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'Citizens United,' Kentucky, and the Future of American Elections

Even in Washington, few have embraced the Supreme Court’s Citizens United decision more vociferously than long-time campaign finance reform foe Senator Mitch McConnell.

Published: October 22, 2014

Cross-posted at The Huff­ing­ton Post.

Even in Wash­ing­ton, few have embraced the Supreme Court’s Citizens United decision more voci­fer­ously than long-time campaign finance reform foe Senator Mitch McCon­nell. In a brief to the Supreme Court in 2012, he argued that crit­ics of the decision got it exactly wrong: despite the warn­ings, unlim­ited spend­ing from corpor­ate treas­ur­ies had not skyrock­eted, and the decision should stand.

Senator McCon­nell may have a point—or half of one. While it’s impossible to know exactly how much corpor­ate spend­ing Citizens United has unleashed (because so much spend­ing is no longer disclosed), four years on, it has become appar­ent that the biggest impact of the decision may have little to do with the spend­ing of “corpor­ate wealth.”

Rather, as our colleague Ian Vandewalker points out in his recent analysis of spend­ing in the most compet­it­ive Senate races of 2014, it is now appar­ent that the decision’s biggest impact may be that it opened the door to two types of polit­ical spend­ing entit­ies that could completely under­mine the integ­rity of what’s left of our campaign finance system: candid­ate-specific super PACs and dark money groups. Candid­ate-specific super PACs under­cut federal contri­bu­tion limits to candid­ates by allow­ing indi­vidu­als to direct unlim­ited sums of money in support of someone running for office, while dark money groups evade the disclos­ure require­ments for polit­ical contri­bu­tions that currently exist under federal law.

It may be that no single race better exem­pli­fies these devel­op­ments, and fore­shad­ows the shape of future federal elec­tions, than Senator McCon­nell’s compet­it­ive re-elec­tion contest against Alison Lunder­gan Grimes. Perhaps unsur­pris­ingly, consid­er­ing McCon­nell’s current posi­tion and the poten­tial for him to become Senate Major­ity Leader, the Kentucky race has attrac­ted massive spend­ing on both sides, includ­ing signi­fic­ant activ­ity by new outside spend­ing entit­ies.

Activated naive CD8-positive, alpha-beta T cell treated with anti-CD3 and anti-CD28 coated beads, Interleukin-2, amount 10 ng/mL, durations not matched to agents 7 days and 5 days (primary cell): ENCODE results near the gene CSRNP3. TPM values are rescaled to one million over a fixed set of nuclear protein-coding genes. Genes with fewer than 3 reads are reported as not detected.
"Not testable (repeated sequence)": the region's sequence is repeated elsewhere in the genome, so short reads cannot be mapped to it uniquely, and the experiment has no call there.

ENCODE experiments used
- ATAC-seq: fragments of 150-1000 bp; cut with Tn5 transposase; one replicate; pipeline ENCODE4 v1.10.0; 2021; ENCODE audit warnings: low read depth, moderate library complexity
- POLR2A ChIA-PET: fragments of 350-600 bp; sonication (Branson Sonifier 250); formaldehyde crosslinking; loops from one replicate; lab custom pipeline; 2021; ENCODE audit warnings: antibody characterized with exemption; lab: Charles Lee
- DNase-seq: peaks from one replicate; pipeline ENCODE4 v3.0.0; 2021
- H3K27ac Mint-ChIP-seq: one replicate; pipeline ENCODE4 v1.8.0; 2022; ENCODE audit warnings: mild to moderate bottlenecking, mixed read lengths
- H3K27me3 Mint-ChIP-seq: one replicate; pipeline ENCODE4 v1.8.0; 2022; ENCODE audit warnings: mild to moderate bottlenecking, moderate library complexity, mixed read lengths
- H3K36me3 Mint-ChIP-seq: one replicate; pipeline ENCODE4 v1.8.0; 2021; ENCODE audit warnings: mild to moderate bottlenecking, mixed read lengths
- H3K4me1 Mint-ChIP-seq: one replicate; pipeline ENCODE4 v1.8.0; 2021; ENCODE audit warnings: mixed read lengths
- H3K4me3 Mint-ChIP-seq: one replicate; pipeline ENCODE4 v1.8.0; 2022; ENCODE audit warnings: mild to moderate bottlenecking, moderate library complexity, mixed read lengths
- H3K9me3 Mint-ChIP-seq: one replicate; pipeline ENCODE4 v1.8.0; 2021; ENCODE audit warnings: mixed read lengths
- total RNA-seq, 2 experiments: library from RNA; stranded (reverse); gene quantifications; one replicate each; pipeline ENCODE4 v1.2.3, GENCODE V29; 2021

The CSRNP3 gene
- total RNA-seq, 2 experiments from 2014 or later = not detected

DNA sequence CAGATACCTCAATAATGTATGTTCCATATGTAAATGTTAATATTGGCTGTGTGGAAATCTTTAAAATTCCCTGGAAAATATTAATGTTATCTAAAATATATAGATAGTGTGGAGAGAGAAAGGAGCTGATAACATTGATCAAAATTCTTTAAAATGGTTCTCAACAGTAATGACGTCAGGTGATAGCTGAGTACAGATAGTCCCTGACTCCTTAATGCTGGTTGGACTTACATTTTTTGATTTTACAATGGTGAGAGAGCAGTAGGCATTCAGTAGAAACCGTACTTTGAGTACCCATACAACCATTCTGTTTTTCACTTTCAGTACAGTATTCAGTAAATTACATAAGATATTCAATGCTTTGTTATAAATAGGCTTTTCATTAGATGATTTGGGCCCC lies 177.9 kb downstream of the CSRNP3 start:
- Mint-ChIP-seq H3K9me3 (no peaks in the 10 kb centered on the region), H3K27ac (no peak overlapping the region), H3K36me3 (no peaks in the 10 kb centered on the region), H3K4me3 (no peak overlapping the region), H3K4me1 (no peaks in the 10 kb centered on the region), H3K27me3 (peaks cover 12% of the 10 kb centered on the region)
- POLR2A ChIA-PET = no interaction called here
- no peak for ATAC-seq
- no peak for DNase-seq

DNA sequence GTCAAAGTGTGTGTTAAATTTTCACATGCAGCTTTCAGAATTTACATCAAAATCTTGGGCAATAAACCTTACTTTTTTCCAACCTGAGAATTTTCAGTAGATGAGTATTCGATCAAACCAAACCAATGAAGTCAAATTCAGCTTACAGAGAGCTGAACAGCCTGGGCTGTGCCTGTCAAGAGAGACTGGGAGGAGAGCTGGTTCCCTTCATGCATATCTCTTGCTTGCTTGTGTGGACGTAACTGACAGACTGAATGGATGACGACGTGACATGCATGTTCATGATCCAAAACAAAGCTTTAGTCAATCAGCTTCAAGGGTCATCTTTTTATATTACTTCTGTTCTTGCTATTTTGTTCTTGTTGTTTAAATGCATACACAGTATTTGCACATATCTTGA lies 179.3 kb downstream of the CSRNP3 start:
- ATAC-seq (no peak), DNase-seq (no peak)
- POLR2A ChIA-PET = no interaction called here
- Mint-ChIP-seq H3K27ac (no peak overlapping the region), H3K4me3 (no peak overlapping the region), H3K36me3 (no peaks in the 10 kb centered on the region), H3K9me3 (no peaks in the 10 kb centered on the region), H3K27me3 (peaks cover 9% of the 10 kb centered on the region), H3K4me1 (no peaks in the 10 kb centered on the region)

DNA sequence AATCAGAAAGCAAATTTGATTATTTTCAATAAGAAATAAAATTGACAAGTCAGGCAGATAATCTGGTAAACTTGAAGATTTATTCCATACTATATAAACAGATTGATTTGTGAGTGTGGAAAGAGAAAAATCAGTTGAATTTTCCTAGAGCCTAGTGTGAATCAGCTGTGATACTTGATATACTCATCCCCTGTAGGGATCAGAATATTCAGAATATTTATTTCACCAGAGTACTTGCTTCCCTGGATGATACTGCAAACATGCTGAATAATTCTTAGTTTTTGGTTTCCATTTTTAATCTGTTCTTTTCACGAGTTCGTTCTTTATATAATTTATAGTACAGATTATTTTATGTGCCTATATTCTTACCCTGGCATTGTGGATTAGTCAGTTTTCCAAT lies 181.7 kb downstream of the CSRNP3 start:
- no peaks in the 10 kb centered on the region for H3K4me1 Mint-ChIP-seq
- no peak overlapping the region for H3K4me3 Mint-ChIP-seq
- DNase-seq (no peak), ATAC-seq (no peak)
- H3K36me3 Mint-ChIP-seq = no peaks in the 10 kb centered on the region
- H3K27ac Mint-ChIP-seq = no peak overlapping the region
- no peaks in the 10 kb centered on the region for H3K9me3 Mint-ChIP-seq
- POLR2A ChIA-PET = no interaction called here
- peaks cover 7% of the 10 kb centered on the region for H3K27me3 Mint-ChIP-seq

A.     How Candid­ate-Specific super PACs Allow Donors to “Supple­ment” Their Giving  

Federal law prohib­its candid­ates from taking contri­bu­tions above $5,200 ($2,600 in the primary; $2,600 in the general) because large contri­bu­tions might corrupt. But under the logic of Citizens United, super PACs oper­ate inde­pend­ently of candid­ates, and can take in unlim­ited funds. In Kentucky, both Alison Lunder­gan Grimes and Mitch McCon­nell have benefited from super PACs devoted exclus­ively to support­ing them, but many more of McCon­nell’s donors have “double dipped” by maxing out in direct contri­bu­tions while also contrib­ut­ing heav­ily to the candid­ate-specific super PAC support­ing him.

Kentucki­ans for Strong Lead­er­ship (KSL) was created “to ensure that Kentuck­y’s own Senator Mitch McCon­nell is reelec­ted.” To that end, it has already spent over $6 million in the race.

The exist­ence of this group has allowed many maxed-out McCon­nell donors to supple­ment their campaign giving with unlim­ited dona­tions. Accord­ing to recently avail­able FEC data, about 68% of KSL’s indi­vidual contrib­ut­ors have also maxed out to McCon­nell’s primary or general elec­tion campaign. More than 50% maxed out to both. While KSL is suppor­ted by just 40 of these “double dipping donors,” their contri­bu­tions have had a seri­ous impact, adding up to about $2.25 million and compris­ing roughly 74% of KSL’s funds from indi­vidual donors. The aver­age maxed-out donor contrib­uted about $56,000, more than ten times what can be given directly to McCon­nell. These figures cover contri­bu­tions through the second quarter of 2014, and the number of double dipping donors may have increased.   

In the nine most compet­it­ive Senate races, no candid­ate-specific super PAC took in more money from donors who also maxed out to the candid­ate in ques­tion. One other group—the pro-Mark Begich Put Alaska First—spent signi­fic­antly more than KSL, but received the bulk of its money from another super PAC, the Demo­crat-aligned Senate Major­ity PAC.